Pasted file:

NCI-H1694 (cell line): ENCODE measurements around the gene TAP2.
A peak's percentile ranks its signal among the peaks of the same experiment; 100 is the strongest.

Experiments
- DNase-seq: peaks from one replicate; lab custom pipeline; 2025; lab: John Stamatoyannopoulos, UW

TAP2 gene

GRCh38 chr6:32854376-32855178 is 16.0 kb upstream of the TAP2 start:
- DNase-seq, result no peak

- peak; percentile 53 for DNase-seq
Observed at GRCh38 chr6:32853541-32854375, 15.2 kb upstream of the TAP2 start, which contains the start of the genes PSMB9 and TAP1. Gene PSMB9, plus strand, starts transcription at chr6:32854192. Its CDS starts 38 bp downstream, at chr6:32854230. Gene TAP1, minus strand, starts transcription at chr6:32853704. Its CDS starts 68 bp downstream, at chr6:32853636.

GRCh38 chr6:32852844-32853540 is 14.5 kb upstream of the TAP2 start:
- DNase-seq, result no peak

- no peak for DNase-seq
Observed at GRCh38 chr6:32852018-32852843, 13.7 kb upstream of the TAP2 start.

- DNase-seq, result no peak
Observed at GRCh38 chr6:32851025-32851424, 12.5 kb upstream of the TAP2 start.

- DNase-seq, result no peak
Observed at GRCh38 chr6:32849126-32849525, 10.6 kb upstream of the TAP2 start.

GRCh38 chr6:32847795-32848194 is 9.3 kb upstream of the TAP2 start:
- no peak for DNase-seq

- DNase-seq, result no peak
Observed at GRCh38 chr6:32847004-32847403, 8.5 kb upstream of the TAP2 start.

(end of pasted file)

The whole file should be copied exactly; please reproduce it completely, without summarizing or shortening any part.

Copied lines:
NCI-H1694 (cell line): ENCODE measurements around the gene TAP2.
A peak's percentile ranks its signal among the peaks of the same experiment; 100 is the strongest.

Experiments
- DNase-seq: peaks from one replicate; lab custom pipeline; 2025; lab: John Stamatoyannopoulos, UW

TAP2 gene

GRCh38 chr6:32854376-32855178 is 16.0 kb upstream of the TAP2 start:
- DNase-seq, result no peak

- peak; percentile 53 for DNase-seq
Observed at GRCh38 chr6:32853541-32854375, 15.2 kb upstream of the TAP2 start, which contains the start of the genes PSMB9 and TAP1. Gene PSMB9, plus strand, starts transcription at chr6:32854192. Its CDS starts 38 bp downstream, at chr6:32854230. Gene TAP1, minus strand, starts transcription at chr6:32853704. Its CDS starts 68 bp downstream, at chr6:32853636.

GRCh38 chr6:32852844-32853540 is 14.5 kb upstream of the TAP2 start:
- DNase-seq, result no peak

- no peak for DNase-seq
Observed at GRCh38 chr6:32852018-32852843, 13.7 kb upstream of the TAP2 start.

- DNase-seq, result no peak
Observed at GRCh38 chr6:32851025-32851424, 12.5 kb upstream of the TAP2 start.

- DNase-seq, result no peak
Observed at GRCh38 chr6:32849126-32849525, 10.6 kb upstream of the TAP2 start.

GRCh38 chr6:32847795-32848194 is 9.3 kb upstream of the TAP2 start:
- no peak for DNase-seq

- DNase-seq, result no peak
Observed at GRCh38 chr6:32847004-32847403, 8.5 kb upstream of the TAP2 start.